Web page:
Investors hoping to maximize their gains try to identify stocks that are mispriced, creating long opportunities for underpriced companies and short opportunities for overpriced shares. Not everyone believes a stock can be mispriced, particularly those who are proponents of the efficient markets hypothesis. Efficient markets theory assumes that market prices reflect all available information regarding a stock and this information is uniform. Such observers also contend that asset bubbles are driven by rapidly changing information and expectations rather than irrational or overly speculative behavior. Many investors believe markets are mostly efficient and some stocks are mispriced at various times. In some cases, the entire market can be pushed beyond reason in a bull or bear run, challenging investors to recognize the peaks and troughs in an economic cycle. Information on a company might be overlooked by the market. Small-cap stocks are especially prone to irregular information because there are fewer investors, analysts and media sources following these stories. In other cases, market participants may miscalculate the magnitude of news and temporarily distort a stock’s price. Relative and intrinsic valuation both focus on a company’s financial data and fundamentals. Technical analysis helps investors to identify mispriced stocks to identify future price movements by the behavior of participants in the market. In a relative valuation, the P/E ratio is used to take the earnings of a company to help determine the underlying value of a company. The price-to-book (P/B) ratio is used to show how much a company’s valuation is generated by its book value. P/B is important in the analysis of financial firms, and it is also useful for identifying the level of speculation present in a stock’s valuation. Relative valuation is useful for evaluating companies within the same industry. Intrinsic value doesn’t rely on future performance. Intrinsic value is calculated using financial data and may incorporate some assumptions about future returns. Discounted cash flow (DCF) is one of the most popular intrinsic valuation methods. DCF assumes a business is worth the cash it can produce, and that future cash must be discounted to present value to reflect the cost of capital. Another way to calculate intrinsic value is through residual income valuation. Technical analysis involves looking at the price charts and trading volume to identify mispriced stocks. It’s looking at current information and determine if supply and demand issues exist and taking advantage on those price discrepancies. One approach requires in depth analysis, and the other can be done through a daily surface level inspection. What is your strategy? What is your exit strategy? Why are you doing what you’re doing?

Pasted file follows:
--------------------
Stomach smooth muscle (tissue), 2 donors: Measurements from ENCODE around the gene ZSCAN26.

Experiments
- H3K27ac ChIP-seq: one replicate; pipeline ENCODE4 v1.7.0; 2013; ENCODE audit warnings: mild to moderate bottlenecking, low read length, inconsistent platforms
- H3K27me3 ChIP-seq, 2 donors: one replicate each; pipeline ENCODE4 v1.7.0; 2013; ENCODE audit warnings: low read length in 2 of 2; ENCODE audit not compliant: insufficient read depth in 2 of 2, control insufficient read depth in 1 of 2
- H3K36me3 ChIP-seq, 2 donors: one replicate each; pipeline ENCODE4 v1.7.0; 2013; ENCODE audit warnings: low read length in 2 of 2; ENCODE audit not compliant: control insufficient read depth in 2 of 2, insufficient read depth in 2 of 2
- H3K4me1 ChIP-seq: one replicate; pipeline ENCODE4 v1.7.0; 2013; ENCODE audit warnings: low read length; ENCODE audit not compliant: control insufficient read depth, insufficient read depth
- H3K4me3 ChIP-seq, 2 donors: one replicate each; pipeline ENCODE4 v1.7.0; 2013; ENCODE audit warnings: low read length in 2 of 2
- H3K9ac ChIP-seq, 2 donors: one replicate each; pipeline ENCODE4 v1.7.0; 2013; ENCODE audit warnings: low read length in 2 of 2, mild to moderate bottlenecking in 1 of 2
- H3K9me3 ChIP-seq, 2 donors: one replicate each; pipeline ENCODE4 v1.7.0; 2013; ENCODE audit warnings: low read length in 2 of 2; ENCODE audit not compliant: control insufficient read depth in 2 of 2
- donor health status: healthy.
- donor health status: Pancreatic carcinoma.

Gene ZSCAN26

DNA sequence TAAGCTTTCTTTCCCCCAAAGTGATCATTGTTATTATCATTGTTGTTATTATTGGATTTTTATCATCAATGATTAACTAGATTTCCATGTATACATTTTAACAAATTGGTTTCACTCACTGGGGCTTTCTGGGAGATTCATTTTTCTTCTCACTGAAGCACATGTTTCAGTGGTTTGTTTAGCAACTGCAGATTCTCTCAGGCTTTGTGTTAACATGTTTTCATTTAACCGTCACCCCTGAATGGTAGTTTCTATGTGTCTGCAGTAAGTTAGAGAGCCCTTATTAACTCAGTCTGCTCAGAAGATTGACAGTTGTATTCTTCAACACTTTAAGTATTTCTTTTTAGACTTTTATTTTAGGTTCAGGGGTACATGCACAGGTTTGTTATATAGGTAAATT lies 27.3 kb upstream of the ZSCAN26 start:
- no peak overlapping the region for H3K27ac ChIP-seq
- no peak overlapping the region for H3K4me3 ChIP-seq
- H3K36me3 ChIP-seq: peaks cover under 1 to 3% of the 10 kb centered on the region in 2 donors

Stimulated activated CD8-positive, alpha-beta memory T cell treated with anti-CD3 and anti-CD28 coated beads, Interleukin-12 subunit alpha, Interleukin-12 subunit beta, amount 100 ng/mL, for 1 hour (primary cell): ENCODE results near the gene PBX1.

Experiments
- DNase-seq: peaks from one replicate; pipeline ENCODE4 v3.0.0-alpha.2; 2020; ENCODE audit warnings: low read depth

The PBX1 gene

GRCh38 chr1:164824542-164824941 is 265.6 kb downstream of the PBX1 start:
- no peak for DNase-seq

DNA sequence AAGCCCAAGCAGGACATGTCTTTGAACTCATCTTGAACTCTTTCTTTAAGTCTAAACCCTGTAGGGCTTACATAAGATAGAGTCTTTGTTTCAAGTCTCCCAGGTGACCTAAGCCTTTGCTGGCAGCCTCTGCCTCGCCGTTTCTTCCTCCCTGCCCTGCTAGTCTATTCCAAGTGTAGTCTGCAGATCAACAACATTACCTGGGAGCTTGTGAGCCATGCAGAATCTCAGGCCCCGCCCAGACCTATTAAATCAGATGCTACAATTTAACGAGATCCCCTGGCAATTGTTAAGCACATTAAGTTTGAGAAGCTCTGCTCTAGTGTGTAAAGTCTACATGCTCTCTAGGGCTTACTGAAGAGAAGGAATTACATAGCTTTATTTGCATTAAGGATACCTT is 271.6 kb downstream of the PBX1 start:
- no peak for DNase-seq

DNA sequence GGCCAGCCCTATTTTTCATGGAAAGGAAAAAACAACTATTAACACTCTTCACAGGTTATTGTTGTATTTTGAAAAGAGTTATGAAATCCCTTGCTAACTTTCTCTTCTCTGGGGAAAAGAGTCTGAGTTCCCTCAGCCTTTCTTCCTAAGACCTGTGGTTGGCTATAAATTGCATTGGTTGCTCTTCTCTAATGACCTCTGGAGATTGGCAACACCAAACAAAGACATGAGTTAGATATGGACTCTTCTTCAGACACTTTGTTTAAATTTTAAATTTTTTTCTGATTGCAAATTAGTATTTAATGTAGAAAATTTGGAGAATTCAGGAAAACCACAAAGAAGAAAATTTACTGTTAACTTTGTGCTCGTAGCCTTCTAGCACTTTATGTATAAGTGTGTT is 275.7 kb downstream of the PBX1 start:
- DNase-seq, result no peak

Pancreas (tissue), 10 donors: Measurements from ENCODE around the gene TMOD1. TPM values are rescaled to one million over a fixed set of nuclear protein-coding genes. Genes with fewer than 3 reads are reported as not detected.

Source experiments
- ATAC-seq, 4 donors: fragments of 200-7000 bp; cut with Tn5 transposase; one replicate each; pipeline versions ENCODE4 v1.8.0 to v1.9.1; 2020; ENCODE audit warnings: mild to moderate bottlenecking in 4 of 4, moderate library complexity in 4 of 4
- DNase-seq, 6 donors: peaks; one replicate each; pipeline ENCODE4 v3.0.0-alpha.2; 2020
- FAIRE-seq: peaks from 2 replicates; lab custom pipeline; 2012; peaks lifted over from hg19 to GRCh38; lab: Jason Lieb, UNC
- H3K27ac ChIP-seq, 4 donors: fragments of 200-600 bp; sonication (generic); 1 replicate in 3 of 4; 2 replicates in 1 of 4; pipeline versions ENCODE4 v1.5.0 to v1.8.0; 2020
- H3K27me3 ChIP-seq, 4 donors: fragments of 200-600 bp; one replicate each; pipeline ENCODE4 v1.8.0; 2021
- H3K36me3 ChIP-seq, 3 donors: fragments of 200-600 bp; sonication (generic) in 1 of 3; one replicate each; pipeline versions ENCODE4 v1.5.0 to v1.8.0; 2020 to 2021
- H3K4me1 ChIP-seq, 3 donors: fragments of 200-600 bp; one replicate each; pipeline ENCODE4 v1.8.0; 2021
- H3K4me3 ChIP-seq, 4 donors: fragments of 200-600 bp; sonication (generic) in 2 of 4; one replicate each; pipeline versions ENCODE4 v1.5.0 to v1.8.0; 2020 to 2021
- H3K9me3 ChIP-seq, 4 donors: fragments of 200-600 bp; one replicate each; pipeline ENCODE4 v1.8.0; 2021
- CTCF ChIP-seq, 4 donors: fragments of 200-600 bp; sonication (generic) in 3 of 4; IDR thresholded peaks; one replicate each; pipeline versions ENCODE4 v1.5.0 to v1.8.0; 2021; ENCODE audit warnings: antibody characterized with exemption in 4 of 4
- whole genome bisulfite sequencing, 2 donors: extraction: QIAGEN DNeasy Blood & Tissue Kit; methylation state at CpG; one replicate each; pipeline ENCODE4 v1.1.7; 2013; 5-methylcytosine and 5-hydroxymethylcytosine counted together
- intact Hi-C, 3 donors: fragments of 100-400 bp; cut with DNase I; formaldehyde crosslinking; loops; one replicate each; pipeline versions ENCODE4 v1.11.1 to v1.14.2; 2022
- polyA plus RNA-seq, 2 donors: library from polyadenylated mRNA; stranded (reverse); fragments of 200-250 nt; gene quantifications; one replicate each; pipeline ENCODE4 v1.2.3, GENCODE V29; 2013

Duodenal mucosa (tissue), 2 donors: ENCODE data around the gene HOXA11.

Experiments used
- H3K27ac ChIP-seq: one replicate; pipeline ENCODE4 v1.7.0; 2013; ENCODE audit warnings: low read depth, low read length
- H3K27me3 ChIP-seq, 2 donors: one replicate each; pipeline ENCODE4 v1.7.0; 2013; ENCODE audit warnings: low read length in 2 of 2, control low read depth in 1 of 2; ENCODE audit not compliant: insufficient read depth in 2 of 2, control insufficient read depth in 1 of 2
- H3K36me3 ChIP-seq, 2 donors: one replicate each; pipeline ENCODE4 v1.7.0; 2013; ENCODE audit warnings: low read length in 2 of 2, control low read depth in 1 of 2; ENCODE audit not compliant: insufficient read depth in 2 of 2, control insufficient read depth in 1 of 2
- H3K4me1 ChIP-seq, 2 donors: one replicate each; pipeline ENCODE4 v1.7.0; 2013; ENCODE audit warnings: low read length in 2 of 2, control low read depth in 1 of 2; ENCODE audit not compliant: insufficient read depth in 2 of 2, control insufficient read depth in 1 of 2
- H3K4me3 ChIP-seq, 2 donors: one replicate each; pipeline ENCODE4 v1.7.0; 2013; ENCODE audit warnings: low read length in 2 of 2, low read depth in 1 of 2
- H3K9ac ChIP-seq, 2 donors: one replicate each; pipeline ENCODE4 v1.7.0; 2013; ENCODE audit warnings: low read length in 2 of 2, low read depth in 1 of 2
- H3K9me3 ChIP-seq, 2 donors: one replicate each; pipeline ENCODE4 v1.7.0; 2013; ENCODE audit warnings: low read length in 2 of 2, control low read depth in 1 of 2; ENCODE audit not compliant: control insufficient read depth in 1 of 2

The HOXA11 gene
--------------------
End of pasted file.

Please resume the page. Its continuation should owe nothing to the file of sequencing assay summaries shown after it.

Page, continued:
This week, I’ve included The Secret to Self-Motivation | One of the Best Speeches Ever from the Video Advice YouTube channel.
“If you think you know it all, you’re a fool for sure; real survivors learn wisdom from others.”
Proverbs 28:26 MSG